For both single and double girder cranes, if the height above the gantry rail is insufficient to accommodate the end carriage and the bridge girder (and for double girder cranes also the crab) then the connection between the end carriage and the bridge girder can be cut down or made flush. In other words, instead of the girder sitting on top of the end carriage it is notched out so that it connects partially or fully onto the side of the end carriage.

Let us now consider the options for underslung cranes. These are popular, particularly for the lower capacity applications. Traditionally they comprise a bridge and end carriages, which run on the bottom flange of rolled steel joist or universal beam tracks. The tracks are often supported by the roof of the building or by independent goal post frames. Although double girder design is possible, most have a single girder bridge fixed to the underside of the end carriage.

This has the advantage of allowing the lifting machine to cross the bridge and pass under the track, reducing to a minimum the dead space at the side of the building.

It also means that the bridge can be supported by more than two tracks, thereby covering a much wider span without the considerable increase in section of beam, and weight. Moreover, by incorporating a latching mechanism into the end of the bridge girder, it enables the crane to link up with a fixed runway leading to an adjoining workshop bay and even other cranes.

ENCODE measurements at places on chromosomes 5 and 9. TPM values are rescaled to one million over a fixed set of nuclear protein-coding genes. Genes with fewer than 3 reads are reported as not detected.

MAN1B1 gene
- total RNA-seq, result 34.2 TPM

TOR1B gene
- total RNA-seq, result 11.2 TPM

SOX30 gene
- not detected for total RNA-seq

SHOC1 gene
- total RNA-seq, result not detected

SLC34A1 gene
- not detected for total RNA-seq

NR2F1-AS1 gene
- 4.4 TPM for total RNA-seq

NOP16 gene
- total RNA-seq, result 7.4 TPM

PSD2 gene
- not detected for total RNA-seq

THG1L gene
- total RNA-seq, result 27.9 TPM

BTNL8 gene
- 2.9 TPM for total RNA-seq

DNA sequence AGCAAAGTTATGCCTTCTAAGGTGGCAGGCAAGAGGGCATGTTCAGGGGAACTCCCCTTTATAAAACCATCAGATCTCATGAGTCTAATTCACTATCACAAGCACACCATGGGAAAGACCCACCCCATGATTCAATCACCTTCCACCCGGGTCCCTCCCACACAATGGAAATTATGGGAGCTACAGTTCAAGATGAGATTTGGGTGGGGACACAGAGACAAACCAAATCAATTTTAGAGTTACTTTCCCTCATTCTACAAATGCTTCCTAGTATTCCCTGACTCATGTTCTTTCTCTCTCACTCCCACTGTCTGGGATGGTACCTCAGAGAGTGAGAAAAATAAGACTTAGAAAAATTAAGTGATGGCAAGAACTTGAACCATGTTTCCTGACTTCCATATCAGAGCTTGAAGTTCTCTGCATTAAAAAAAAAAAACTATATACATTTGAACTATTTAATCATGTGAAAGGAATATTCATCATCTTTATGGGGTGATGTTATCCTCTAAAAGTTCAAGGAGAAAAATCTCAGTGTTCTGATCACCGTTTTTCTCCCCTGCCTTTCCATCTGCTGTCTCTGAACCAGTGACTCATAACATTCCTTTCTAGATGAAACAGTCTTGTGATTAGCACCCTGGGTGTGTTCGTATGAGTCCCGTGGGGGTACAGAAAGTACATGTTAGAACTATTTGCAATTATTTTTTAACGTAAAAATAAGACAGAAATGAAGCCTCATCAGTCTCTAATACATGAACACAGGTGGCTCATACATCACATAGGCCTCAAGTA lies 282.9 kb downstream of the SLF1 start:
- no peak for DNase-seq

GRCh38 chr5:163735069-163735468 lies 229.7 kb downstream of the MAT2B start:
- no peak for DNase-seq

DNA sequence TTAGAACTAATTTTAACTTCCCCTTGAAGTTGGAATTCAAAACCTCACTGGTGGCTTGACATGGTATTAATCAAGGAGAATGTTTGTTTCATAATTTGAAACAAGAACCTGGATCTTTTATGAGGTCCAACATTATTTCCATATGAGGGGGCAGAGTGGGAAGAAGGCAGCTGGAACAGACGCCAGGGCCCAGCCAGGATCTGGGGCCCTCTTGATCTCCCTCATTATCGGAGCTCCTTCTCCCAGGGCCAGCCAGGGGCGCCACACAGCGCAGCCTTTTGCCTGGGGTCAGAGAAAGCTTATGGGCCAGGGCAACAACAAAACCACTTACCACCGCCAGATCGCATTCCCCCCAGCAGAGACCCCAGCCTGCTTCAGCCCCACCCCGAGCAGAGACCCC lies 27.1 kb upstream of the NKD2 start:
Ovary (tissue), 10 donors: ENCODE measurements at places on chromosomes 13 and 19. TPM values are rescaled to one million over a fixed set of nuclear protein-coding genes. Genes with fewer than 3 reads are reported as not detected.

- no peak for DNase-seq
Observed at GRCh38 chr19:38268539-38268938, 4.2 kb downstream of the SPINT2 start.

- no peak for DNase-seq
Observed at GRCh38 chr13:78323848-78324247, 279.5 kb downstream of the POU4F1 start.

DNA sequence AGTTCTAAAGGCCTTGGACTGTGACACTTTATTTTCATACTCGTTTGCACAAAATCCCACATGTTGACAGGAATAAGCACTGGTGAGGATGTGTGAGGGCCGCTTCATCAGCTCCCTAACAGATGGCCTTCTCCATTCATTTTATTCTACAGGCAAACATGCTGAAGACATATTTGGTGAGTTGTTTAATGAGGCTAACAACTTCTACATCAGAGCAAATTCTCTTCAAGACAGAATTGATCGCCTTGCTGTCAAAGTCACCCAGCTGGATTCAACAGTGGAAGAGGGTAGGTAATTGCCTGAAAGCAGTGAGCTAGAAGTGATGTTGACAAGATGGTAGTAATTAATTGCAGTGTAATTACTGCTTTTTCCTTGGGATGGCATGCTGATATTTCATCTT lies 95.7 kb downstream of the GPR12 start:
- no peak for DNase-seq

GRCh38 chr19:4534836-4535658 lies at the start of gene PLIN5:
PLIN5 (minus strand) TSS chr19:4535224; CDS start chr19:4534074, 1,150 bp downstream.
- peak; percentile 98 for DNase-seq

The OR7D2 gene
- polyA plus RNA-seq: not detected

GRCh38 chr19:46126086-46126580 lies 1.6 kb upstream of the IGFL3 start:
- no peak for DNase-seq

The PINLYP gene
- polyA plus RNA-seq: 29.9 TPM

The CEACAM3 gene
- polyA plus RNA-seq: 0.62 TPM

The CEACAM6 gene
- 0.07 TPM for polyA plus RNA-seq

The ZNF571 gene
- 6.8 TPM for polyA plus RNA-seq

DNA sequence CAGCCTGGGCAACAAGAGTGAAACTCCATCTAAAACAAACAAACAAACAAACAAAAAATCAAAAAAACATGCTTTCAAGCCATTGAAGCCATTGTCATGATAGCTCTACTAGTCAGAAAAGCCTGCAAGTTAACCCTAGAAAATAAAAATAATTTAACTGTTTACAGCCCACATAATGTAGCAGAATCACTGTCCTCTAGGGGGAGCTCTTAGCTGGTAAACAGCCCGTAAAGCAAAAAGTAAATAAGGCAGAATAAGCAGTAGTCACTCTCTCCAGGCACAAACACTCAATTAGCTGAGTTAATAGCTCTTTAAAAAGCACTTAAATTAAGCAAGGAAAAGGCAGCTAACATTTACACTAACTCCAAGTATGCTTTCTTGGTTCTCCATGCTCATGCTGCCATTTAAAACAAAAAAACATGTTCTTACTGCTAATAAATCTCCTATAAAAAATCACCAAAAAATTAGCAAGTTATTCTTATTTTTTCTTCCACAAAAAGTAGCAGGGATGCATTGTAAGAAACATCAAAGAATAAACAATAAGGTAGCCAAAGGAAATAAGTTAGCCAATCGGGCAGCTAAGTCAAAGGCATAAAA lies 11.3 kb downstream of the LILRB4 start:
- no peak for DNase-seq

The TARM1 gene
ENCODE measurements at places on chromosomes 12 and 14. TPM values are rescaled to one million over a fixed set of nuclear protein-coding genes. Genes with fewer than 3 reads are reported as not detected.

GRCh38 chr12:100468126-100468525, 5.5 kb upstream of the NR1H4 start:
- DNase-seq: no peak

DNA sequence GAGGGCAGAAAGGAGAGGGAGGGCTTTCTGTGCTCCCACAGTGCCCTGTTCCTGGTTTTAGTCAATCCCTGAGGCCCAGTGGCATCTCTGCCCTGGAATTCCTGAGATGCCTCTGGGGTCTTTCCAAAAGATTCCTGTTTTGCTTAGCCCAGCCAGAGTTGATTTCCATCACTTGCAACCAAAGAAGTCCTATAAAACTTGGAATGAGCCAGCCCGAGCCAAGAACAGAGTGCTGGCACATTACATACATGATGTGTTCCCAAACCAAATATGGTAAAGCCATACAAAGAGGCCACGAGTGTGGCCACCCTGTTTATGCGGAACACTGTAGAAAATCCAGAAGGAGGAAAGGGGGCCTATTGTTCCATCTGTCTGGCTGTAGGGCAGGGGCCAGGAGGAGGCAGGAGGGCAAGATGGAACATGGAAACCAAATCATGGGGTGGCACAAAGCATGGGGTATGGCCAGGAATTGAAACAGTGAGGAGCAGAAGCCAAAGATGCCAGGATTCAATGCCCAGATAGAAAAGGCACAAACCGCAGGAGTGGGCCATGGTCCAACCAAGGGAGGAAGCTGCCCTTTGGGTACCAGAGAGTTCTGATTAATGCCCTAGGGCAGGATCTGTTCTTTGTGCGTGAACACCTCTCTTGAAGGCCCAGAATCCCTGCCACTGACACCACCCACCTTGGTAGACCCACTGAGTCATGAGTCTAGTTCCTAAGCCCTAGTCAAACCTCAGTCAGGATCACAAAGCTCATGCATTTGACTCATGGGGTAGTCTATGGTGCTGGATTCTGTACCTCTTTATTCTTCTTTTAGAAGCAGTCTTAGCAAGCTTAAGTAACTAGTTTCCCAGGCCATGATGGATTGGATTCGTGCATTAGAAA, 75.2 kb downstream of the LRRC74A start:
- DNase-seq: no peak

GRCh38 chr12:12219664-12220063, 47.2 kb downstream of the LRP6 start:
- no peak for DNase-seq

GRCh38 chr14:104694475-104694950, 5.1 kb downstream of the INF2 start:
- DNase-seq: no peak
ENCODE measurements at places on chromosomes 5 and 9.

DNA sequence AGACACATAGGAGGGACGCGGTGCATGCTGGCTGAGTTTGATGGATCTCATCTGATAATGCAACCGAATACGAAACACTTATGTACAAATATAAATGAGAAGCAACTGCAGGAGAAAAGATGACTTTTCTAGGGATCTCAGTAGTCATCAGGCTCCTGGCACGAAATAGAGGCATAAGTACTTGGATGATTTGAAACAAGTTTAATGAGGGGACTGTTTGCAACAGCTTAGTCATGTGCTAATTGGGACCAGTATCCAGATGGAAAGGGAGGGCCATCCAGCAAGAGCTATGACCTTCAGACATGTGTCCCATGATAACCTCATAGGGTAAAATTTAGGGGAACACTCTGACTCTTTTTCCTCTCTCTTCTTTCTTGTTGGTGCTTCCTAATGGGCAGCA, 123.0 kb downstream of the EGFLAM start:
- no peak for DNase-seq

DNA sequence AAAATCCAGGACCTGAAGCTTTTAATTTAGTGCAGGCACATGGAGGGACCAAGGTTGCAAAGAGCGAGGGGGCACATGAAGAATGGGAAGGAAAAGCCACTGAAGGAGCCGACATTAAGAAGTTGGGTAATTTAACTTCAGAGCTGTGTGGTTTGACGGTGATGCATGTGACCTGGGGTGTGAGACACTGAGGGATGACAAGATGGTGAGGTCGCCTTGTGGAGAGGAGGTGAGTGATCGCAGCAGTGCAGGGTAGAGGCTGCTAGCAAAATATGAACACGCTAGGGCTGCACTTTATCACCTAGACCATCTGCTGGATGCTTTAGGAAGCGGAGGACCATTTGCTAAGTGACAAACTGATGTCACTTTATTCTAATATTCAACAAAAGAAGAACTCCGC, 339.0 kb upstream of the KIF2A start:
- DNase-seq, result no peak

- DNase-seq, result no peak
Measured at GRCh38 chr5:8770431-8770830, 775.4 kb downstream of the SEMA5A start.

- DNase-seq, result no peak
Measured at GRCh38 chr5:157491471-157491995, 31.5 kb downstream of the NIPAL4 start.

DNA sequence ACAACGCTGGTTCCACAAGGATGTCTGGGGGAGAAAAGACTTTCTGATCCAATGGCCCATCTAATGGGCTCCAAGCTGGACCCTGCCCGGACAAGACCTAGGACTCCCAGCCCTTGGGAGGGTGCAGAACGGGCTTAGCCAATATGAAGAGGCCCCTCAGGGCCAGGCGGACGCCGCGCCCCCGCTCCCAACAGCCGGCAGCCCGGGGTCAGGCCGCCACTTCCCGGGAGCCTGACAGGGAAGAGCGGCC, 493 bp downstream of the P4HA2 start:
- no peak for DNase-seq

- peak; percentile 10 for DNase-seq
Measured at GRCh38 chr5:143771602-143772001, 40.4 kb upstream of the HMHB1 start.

Underslung cranes of this traditional type are still available. However, several manufacturers offer cranes that utilise special track sections and a range of standard components.

One of the features of these types of underslung cranes is the method of connecting the bridge to the end carriage. Traditional crane design uses a rigid connection and, to ensure that the crane can travel down shop smoothly and without crabbing, there is a minimum end carriage length relative to the crane span.

BS 466 requires a minimum of 1/7th span, or 1/8th for underslung cranes with a lower travel speed. Even on a short span crane, this can leave an area at the ends of the gantry which cannot be reached by the hook.

In contrast, the ‘track system’ type of crane has a pivot connection between the bridge and the relatively short trolley type end carriage. When travelling, the crane articulates and, effectively, one end carriage leads and the other is towed. This design minimises the area which cannot be reached at the end of the tracks and enables push (manual) travel to be used for lower capacity cranes.

Whichever type of overhead crane can be accommodated by the restrictions of the building, several other related matters must be given some consideration.

The first is the duty cycle it will be required to operate. From the point of view of the structural elements of the crane, this means estimating the average loads relative to the maximum capacity and also the number or frequency of lifts.

The method of travel must also be considered. The options are:

• ï„·Push travel. This is only suitable for lower capacity cranes where the bridge is not too high, otherwise it will tend to lag then snatch.

• ï„·Hand operated, by means of a hand chain. This can be advantageous if precision positioning is required.

• Power operated.

If precision positioning of the load is required then, just like a slewing jib, a light duty overhead crane is generally more flexible than a heavy duty crane and a bouncy crane is not as user friendly as a stiffer crane.